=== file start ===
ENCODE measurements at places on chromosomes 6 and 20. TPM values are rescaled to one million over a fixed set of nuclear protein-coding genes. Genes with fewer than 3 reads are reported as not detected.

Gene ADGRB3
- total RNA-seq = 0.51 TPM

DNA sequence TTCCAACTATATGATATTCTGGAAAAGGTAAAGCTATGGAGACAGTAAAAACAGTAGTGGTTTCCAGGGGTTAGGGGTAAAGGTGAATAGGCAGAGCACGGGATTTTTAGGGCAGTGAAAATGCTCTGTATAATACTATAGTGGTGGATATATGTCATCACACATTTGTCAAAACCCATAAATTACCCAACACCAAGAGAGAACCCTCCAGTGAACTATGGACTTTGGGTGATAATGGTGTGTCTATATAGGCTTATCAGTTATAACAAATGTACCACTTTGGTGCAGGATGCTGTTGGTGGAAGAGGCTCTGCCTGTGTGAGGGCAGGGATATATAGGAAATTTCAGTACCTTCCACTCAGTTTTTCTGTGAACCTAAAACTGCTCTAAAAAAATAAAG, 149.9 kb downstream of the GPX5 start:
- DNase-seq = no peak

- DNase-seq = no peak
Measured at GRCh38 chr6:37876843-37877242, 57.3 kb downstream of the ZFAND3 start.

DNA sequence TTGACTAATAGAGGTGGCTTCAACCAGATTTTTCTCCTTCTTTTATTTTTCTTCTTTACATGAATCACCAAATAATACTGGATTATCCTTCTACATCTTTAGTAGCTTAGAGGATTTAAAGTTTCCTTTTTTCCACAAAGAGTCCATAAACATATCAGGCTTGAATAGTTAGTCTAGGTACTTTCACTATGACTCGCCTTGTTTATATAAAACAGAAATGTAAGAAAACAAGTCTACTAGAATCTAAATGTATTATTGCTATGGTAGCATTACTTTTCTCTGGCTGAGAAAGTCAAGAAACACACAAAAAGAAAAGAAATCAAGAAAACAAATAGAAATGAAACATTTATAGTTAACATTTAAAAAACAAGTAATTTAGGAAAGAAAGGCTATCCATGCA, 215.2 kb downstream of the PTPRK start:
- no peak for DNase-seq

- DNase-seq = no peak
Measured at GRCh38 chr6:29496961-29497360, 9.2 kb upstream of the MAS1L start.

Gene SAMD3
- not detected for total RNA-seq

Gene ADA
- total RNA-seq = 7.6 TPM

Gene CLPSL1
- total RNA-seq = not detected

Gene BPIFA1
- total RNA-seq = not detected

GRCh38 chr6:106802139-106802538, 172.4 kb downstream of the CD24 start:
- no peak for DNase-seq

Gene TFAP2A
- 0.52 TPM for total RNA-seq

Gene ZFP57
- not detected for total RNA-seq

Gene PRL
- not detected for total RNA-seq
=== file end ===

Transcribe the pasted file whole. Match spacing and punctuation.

ENCODE measurements at places on chromosomes 6 and 20. TPM values are rescaled to one million over a fixed set of nuclear protein-coding genes. Genes with fewer than 3 reads are reported as not detected.

Gene ADGRB3
- total RNA-seq = 0.51 TPM

DNA sequence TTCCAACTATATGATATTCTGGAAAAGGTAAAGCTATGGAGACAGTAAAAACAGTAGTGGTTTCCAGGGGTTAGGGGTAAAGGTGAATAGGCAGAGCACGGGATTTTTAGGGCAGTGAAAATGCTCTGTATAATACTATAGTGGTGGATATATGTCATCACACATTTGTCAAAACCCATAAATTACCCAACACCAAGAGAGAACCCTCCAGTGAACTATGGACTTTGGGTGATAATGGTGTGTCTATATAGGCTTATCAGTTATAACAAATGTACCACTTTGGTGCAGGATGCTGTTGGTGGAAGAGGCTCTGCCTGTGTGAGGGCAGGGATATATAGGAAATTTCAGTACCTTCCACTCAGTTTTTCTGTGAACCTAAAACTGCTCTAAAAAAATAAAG, 149.9 kb downstream of the GPX5 start:
- DNase-seq = no peak

- DNase-seq = no peak
Measured at GRCh38 chr6:37876843-37877242, 57.3 kb downstream of the ZFAND3 start.

DNA sequence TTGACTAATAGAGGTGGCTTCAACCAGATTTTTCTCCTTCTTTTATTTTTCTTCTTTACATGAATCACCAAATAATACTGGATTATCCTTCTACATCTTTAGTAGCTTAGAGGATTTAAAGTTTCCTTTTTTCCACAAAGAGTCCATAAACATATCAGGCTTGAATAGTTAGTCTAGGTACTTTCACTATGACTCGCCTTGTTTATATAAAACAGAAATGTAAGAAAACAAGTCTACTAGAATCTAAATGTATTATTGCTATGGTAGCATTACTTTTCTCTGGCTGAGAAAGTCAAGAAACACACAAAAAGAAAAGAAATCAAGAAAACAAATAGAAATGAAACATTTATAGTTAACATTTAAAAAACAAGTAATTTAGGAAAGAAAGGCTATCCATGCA, 215.2 kb downstream of the PTPRK start:
- no peak for DNase-seq

- DNase-seq = no peak
Measured at GRCh38 chr6:29496961-29497360, 9.2 kb upstream of the MAS1L start.

Gene SAMD3
- not detected for total RNA-seq

Gene ADA
- total RNA-seq = 7.6 TPM

Gene CLPSL1
- total RNA-seq = not detected

Gene BPIFA1
- total RNA-seq = not detected

GRCh38 chr6:106802139-106802538, 172.4 kb downstream of the CD24 start:
- no peak for DNase-seq

Gene TFAP2A
- 0.52 TPM for total RNA-seq

Gene ZFP57
- not detected for total RNA-seq

Gene PRL
- not detected for total RNA-seq